Although under one Gewog with walking distance of not more than an hour, we would not know who is doing what until the very last moment. Some of my classmates had already secured their admission at Gyelpozhing HSS. And, my parents did try to get my admission. Father (Apa) with an aid from older village man was supposed to request for my seat as a day scholar at Kurichu LSS where I would put up at maternal aunt’s place who was working at Kurichu Hydro Electric Project. As it became evident, I was anxious about having to walk alone from school to home among strangers. Particularly, rumors about head hunters (Khekpa) were doing the rounds.
Apa and I went to Gyalpozhing. However, we could not establish contact with an elderly village man who was supposed to liaise between us and the principal. Apa bought a bottle of beer as a gift (phyag mjal). Principal turned down our request; the beer was not accepted either which Apa (a teetotaller) drank on our way back. We bought a mattress and a blanket from Gyalpozhing for Drametse awaited me. It did serve my thinking – to get an opportunity to travel by a vehicle for the first time; and also to not be all alone in the school. But events that ensued were not plain sailing.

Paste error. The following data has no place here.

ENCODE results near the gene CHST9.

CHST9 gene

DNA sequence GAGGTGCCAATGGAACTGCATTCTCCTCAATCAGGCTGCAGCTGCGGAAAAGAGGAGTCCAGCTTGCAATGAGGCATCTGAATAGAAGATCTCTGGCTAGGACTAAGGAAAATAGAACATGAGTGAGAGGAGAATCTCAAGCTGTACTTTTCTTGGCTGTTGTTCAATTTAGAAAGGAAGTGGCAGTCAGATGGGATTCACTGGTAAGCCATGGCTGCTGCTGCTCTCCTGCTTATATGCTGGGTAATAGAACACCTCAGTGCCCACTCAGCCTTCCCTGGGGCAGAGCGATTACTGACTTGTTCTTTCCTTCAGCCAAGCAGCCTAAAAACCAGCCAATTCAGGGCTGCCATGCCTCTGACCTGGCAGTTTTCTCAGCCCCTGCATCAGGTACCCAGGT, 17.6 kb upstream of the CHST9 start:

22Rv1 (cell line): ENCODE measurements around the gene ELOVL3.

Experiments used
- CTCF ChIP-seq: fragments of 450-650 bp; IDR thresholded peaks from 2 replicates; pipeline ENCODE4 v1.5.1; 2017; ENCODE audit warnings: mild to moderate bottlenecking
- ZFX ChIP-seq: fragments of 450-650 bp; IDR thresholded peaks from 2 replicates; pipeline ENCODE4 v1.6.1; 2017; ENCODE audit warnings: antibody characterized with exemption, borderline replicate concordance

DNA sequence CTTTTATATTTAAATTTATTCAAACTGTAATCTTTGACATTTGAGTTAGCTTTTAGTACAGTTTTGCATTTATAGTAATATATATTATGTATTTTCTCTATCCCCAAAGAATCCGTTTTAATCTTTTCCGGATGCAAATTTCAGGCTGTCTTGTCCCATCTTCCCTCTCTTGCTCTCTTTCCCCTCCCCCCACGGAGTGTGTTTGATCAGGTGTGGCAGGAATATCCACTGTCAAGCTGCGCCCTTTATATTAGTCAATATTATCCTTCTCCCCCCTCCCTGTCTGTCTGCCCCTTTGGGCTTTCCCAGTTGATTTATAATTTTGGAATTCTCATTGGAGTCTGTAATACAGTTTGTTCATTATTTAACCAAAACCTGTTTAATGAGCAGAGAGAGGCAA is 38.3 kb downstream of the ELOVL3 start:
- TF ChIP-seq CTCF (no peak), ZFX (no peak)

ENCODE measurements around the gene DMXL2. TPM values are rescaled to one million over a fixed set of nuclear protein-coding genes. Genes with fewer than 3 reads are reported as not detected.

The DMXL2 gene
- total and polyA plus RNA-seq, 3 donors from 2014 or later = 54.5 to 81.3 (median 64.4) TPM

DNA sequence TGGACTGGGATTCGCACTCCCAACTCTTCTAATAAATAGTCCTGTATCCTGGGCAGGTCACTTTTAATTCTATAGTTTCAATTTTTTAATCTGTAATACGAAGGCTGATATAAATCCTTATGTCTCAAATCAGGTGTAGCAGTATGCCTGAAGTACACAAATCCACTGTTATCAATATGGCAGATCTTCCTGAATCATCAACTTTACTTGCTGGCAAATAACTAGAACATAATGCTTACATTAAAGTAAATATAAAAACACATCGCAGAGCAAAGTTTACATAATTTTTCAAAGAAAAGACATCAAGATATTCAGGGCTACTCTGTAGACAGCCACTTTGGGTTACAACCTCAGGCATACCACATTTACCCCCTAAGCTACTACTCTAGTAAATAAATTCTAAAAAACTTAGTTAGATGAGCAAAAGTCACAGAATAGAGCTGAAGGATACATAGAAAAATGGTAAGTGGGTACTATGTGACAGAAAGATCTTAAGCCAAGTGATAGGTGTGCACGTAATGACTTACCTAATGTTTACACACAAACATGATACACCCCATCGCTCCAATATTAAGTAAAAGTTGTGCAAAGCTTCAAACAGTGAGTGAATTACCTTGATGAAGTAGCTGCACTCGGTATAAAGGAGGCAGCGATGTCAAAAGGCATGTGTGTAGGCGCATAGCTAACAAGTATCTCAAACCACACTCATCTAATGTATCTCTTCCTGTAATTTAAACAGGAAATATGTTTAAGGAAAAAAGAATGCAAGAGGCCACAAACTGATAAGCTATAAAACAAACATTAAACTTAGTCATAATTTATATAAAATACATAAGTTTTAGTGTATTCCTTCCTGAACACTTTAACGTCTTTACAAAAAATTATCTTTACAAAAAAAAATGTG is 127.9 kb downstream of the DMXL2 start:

A couple of days later, I was to leave for Drametse along with other students. Most of us would be accompanied by our parents, fathers in most of the cases. Apa had gone with other students and their parents to Mongar to reserve a DCM truck which would not only carry our beddings but also us – students and guardians in our parents. Ama and I waited for the vehicle to arrive at Kidheykhar (Kilikhar), some two hours walk from my village, Drepung.
Towards the late morning, the vehicle came. Apa would go with me. Having to depart from each other at comparatively young age, it was tough for both Ama and me to embrace the reality – presented before us. Ama broke into tears as the wheels of the blue DCM truck rolled- towards Drametse. I could not resist either but helplessly wipe tears running over my face as the distance between Ama and me widened, gradually. I was twelve then.